My daughter just finished Ringling pre-college (online) and was awarded one of their freshman year scholarships so that has moved it to the top of her list. Even though she originally said no way to any Southern school because of the weather and bugs. She wouldn’t have a car either. She loved the instruction and had no complaints about doing art for 8-12 hours a day - which is why she’s weighing heavily towards an art school at this point.

She’s not a stereotypical art kid; most people don’t even know shes does art. None of her friends are art kids. Very introverted too. So, oddly enough, I worry about her being an outsider at an art school.

Pratt - She’s been to NYC (Manhattan, not Brooklyn - and in winter!) and loved the environment. I keep hearing whispers that they have a more pronounced drug/alcohol scene (no idea if true), but that’s definitely not her thing.

RISD - I think she’ll apply. I’ve heard the environment is super competitive and cut-throat. And I keep hearing about the hill.

WUSTL - This one is on her list. It looks great on paper and online. St. Louis, Missouri just doesn’t sound real exciting to her and she worries it’s too far from major industry areas.

UMichigan Stamps - She’s considering applying, but is afraid that the program is too broad. And the winters (which is why she’s not even considering Syracuse).

USC - we visited and the campus was amazing - especially the film school buildings. Sort of the same thought as Michigan - that it’s not focused enough for her. The constant rah-rah vibe turned her off a little too.

Other schools I’m making her apply to as affordable-for-us safeties are CSULB, CSUF, and University of Arizona. All of which seem to have established BFA Illustration programs from what I can tell. Portfolio reviews are done after sophomore year, which is why I have them as a safety. She has visited the Cal States which are both less than an hour from us and didn’t like either one - even though they do have on-campus dorm populations bigger than a typical art school! We will drive to Arizona at some point. The others may have to wait until we know if she’s accepted and what the financial picture looks like.

I can provide some color to SCAD. Full disclosure - I love Savannah! D was accepted and offered a full tuition scholarship but will be attending elsewhere because the program (musical theater) wasn’t a dead on match (acting program not a musical theater program) and D really wanted to be in NY (thanks Covid - let’s see what happens).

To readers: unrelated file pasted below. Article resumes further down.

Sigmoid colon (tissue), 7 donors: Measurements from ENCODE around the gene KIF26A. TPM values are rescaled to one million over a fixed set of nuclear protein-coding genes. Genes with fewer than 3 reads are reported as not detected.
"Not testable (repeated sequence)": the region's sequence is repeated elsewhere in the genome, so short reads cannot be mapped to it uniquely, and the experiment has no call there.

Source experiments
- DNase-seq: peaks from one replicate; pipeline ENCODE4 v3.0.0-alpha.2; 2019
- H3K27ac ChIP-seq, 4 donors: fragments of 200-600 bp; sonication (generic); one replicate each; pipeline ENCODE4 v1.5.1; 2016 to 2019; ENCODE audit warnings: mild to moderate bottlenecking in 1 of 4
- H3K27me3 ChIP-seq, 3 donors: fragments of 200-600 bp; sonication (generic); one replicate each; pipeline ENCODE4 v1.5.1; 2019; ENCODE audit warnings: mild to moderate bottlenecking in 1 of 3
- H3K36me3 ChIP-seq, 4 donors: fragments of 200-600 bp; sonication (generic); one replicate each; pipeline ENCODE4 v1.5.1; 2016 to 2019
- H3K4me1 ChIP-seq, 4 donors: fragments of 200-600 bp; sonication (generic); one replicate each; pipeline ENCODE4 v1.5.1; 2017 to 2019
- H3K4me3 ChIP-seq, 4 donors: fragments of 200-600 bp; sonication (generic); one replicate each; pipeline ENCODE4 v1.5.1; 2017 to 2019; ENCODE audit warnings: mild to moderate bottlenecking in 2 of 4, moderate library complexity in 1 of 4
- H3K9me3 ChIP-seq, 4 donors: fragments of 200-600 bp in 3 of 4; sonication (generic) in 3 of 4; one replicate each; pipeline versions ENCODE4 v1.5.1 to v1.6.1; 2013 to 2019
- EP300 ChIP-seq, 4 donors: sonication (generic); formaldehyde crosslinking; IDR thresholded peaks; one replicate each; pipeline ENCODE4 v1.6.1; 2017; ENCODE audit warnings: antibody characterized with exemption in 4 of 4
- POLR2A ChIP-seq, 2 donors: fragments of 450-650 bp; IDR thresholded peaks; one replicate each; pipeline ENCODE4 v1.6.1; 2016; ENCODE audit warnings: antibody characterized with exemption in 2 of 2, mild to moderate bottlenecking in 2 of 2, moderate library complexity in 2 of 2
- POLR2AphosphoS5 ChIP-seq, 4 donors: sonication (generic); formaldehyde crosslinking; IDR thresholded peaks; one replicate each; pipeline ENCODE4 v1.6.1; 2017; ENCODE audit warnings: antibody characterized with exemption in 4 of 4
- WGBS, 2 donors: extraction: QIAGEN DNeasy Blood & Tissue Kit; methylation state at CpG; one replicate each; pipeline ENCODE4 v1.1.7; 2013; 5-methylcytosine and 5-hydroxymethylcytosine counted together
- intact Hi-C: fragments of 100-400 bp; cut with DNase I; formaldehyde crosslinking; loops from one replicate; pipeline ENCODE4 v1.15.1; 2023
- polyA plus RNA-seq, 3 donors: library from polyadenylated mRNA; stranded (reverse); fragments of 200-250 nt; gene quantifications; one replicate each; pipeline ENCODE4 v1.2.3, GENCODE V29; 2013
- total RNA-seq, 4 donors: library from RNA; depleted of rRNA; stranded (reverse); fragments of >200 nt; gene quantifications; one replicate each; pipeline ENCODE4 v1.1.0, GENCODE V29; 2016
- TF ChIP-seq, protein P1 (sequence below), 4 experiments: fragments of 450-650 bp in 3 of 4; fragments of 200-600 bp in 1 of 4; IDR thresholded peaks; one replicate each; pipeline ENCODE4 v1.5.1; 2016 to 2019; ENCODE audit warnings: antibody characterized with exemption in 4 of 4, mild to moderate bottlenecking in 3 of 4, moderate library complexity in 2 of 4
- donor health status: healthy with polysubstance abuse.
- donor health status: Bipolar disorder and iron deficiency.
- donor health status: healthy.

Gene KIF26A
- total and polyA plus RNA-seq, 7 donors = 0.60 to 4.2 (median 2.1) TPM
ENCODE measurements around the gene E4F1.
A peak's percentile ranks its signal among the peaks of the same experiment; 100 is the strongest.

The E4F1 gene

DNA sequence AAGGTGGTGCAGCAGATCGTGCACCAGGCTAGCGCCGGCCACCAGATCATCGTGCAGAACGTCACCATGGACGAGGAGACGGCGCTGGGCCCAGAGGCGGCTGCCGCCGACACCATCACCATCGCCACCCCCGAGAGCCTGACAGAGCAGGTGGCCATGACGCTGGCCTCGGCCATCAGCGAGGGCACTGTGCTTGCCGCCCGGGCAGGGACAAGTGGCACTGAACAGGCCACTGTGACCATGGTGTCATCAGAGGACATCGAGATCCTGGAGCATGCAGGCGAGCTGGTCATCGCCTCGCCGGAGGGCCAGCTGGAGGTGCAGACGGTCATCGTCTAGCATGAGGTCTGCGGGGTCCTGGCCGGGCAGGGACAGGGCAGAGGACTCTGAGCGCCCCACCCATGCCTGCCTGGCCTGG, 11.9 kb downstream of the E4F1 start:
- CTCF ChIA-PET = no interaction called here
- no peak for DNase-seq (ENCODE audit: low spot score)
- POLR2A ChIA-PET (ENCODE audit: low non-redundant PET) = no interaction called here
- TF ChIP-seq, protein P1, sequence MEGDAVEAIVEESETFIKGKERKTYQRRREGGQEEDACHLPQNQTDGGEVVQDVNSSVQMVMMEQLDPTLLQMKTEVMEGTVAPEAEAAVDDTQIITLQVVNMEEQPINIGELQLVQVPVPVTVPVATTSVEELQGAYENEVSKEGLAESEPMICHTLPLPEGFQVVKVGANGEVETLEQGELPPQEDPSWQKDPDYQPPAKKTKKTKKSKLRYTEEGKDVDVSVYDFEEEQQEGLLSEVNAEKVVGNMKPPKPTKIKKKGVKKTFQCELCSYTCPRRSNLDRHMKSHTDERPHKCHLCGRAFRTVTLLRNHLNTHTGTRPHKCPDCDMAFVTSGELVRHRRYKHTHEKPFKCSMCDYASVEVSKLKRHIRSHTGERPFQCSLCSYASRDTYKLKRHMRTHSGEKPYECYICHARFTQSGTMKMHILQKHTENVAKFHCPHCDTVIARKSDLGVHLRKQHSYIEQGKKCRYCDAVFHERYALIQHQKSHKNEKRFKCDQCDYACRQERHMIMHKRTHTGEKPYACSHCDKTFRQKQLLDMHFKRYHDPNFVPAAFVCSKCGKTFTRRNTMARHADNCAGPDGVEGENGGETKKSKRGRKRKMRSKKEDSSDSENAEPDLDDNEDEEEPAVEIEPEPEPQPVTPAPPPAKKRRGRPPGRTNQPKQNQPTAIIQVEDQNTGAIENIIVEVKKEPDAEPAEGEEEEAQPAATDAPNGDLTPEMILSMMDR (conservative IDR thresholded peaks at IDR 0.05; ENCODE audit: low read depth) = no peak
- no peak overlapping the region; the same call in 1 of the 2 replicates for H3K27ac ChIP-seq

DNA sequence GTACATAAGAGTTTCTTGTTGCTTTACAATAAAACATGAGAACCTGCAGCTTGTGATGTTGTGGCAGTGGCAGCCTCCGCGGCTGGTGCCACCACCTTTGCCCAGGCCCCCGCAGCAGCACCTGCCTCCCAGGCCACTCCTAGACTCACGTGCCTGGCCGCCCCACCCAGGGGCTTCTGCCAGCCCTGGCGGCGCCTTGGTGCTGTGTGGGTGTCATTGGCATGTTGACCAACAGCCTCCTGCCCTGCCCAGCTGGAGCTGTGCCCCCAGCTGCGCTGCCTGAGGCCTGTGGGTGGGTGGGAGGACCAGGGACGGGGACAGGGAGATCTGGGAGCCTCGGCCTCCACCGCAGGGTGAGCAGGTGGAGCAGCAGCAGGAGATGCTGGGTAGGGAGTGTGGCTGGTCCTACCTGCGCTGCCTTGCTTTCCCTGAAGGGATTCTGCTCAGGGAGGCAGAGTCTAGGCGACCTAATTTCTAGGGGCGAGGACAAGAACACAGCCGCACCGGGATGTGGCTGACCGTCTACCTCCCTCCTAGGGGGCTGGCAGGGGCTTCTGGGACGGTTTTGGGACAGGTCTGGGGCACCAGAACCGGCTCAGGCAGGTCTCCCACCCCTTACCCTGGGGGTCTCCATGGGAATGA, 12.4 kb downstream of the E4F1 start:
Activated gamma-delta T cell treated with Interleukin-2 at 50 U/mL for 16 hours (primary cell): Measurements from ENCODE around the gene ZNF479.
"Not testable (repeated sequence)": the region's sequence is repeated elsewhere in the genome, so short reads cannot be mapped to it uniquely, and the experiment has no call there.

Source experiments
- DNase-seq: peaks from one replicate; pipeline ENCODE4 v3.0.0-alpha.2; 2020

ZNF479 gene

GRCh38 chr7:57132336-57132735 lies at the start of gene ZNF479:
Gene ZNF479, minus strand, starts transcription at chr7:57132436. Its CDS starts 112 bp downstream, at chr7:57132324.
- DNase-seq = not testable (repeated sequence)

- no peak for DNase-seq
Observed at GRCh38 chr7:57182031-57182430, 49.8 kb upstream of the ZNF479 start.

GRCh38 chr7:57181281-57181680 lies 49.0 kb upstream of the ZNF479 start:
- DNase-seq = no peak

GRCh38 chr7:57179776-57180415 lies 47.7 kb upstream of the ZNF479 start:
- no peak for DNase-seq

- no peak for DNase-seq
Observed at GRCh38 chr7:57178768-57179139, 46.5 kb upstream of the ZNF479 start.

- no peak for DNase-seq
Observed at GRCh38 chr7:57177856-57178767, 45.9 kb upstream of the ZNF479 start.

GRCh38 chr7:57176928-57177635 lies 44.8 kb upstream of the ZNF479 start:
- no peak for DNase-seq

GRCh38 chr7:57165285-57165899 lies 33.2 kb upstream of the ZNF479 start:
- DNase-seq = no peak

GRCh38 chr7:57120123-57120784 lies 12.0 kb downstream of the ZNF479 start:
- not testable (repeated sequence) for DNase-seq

However, was very impressed with facilities and the overall theater program. They produce a lot of working actors! The overall school is arts based so regardless of major, your kid will be surrounded by artists of one form or another. I liked that atmosphere for my kid as she doesn’t care about the “traditional college experience” or football games. Although buildings are spread out around the city, there is a new dorm area that is really great. Pretty big area so likely for more than just Freshmen. It includes housing, dining, fitness gym, outdoor relaxing areas, etc. The dorms were great. Huge suite style, modern, etc.

There is a cross pollination of arts at SCAD so you’ll see film students casting theater students in their projects, using set designers, make up artists from the student body.

Savannah itself is a small city full of character, history and GREAT food! Very unique place.

@calmomto3 – LOL. Just gotta say your D is a stereotypical art kid if she likes doing art 8-12 hours a day. You might find she is less introverted when surrounded by other kids who also love art.

@gouf78 LOL - you have a good point!

just chiming in to say thanks for all the info guys. My D16 is looking at architecture grad schools at several of the places mentioned. Good to hear from your perspectives! thanks!

I don’t have personal knowledge of the Ringling school, but as someone raised in the Northeast, I can say that Sarasota is a lovely city. The Gulf side of Florida is quite different from the Atlantic version we tend to imagine - fewer hurricanes for one thing. Regarding art schools, what about the School of the Museum of Fine Arts at Tufts - it comes highly regarded by my artist niece, who praises it for its unusually flexible curriculum. The school I know best is the School of Visual Arts in New York. It is quite spread out, so no real campus, but there are dorms and I believe each of the different departments has its own sense of community. Two of my brother’s kids attended SVA, and it has been fun to see how their careers have developed from what the school gave them, including some terrific internships. My S21 may end up in art school after working for a year or so, and these are all places I hope she will consider.

CCAD (Columbus College of Art and Design) has a campus with dorms. It’s a private school and would be in budget. Since Columbus is home to Ohio State and several other colleges there are plenty of young people.

This is an osu link about Columbus that I like because it is geared toward young people and has an overview of Neighborhoods, Night Life, Events, etc. and a promotional video for the City of Columbus.

Take a look at Kansas City Art Institute (KCAI), too:

The campus is really nice, and it sits between the Nelson-Atkins Museum (one of the top art museums in the country) and the Kemper. Coming from the west coast, we also enjoyed Kansas City as a city.

CCAD is a top contender for us, too. It’s a little more downtown, where KCAI is in a neighborhood.